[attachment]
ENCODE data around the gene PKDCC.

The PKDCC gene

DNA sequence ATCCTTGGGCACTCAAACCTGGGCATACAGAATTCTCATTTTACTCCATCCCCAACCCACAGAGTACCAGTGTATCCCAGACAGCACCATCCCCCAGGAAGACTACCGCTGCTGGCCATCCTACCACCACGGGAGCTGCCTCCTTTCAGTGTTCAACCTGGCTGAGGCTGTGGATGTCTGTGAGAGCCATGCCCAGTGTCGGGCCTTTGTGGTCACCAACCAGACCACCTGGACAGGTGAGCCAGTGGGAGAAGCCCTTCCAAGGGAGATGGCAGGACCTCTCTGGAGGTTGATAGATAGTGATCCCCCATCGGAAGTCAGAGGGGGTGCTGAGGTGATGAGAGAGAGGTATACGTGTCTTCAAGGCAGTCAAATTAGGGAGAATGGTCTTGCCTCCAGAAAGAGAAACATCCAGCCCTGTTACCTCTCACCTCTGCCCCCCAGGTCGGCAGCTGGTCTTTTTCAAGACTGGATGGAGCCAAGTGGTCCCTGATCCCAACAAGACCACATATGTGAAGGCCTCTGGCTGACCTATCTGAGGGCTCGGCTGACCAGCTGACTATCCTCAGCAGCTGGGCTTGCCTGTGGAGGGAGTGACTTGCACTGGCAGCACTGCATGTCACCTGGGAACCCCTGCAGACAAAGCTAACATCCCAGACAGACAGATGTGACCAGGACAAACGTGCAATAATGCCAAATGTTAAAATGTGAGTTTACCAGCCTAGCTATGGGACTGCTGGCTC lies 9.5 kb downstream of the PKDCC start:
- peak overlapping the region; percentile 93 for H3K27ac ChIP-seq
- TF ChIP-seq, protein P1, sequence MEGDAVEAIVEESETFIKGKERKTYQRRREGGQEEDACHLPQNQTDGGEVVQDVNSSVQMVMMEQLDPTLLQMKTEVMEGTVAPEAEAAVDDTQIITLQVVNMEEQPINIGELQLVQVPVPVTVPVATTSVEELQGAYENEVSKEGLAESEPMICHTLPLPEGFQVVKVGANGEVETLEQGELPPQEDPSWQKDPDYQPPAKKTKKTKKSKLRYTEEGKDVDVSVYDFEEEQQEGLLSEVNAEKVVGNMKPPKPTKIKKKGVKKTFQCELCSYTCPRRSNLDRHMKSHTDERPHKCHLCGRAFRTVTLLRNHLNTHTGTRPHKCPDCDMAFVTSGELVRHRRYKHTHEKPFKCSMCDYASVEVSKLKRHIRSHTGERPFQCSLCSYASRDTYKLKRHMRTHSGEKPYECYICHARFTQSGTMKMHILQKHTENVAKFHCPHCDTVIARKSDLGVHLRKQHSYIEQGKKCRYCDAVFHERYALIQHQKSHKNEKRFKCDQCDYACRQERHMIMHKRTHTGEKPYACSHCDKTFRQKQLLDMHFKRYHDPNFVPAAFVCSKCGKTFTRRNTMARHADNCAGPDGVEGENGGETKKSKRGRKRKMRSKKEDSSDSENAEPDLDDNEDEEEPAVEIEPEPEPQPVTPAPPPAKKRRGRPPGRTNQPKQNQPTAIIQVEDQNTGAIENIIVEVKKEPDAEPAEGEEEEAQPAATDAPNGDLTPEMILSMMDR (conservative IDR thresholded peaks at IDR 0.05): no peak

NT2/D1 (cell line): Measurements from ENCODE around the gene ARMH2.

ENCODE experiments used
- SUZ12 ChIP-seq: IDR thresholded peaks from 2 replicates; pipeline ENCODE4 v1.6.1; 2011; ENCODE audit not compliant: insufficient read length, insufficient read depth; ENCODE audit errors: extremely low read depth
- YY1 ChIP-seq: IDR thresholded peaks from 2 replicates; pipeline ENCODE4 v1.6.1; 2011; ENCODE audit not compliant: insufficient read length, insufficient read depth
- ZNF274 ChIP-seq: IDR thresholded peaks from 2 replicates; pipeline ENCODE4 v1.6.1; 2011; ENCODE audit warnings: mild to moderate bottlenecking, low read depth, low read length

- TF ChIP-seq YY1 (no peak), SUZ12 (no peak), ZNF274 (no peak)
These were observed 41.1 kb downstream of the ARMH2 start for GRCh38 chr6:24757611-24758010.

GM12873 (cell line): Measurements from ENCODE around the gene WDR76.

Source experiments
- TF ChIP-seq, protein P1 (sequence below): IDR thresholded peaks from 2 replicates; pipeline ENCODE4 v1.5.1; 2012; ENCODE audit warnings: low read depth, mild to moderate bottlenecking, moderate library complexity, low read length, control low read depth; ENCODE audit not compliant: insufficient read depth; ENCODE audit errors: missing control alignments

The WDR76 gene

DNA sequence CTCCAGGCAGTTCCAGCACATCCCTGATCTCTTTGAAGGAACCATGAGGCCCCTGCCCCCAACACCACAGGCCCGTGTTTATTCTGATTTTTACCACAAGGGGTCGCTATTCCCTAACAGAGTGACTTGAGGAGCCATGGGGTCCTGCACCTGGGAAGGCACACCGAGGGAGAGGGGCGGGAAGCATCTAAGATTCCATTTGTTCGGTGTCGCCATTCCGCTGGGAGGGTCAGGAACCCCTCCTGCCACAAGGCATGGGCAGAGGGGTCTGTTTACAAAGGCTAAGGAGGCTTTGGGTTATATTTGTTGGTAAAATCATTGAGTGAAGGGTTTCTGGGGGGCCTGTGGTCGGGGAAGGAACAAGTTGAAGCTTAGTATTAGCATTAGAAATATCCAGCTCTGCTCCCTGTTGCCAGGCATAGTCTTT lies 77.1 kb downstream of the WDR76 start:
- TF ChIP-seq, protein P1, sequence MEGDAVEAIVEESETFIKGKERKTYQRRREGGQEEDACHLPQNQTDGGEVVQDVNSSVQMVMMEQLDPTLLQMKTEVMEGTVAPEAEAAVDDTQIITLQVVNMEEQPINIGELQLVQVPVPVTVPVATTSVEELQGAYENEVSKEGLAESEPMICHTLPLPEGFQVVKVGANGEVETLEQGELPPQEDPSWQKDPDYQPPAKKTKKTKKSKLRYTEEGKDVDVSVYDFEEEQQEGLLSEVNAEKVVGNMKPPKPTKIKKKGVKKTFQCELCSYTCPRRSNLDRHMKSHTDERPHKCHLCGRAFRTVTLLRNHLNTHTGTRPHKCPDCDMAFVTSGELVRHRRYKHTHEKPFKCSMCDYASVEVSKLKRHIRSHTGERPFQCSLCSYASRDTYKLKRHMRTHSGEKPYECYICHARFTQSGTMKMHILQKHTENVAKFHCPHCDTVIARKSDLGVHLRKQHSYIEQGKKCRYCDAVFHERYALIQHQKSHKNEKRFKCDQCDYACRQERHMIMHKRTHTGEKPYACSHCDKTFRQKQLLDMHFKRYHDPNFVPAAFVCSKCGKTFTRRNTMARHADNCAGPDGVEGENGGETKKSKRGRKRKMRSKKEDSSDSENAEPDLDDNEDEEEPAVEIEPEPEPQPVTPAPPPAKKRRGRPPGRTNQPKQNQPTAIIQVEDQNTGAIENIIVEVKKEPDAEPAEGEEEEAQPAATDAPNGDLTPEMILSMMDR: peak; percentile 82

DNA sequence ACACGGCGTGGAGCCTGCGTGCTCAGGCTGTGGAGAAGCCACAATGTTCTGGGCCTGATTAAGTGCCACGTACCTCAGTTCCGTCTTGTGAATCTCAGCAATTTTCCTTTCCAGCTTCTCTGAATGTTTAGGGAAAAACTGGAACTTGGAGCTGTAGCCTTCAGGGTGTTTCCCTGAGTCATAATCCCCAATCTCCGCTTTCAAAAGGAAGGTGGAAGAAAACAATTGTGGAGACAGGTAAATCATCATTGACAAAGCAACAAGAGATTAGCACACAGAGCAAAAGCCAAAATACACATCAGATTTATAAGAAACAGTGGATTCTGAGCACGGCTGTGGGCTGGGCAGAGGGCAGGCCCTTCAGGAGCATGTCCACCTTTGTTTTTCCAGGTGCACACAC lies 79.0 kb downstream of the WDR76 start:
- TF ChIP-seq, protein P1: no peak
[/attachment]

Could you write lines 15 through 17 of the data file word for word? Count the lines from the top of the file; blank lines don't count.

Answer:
- TF ChIP-seq, protein P1 (sequence below): IDR thresholded peaks from 2 replicates; pipeline ENCODE4 v1.5.1; 2012; ENCODE audit warnings: low read depth, mild to moderate bottlenecking, moderate library complexity, low read length, control low read depth; ENCODE audit not compliant: insufficient read depth; ENCODE audit errors: missing control alignments

The WDR76 gene

DNA sequence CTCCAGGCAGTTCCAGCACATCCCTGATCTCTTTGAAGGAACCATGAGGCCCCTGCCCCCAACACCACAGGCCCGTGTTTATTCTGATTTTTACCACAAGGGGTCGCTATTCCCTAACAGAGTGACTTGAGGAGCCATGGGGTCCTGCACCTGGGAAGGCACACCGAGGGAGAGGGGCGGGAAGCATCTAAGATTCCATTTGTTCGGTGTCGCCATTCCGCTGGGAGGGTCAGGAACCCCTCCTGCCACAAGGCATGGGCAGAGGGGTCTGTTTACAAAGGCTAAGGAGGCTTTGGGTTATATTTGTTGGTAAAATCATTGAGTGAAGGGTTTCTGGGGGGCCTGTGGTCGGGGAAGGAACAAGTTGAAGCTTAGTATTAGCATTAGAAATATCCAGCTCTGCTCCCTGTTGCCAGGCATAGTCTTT lies 77.1 kb downstream of the WDR76 start: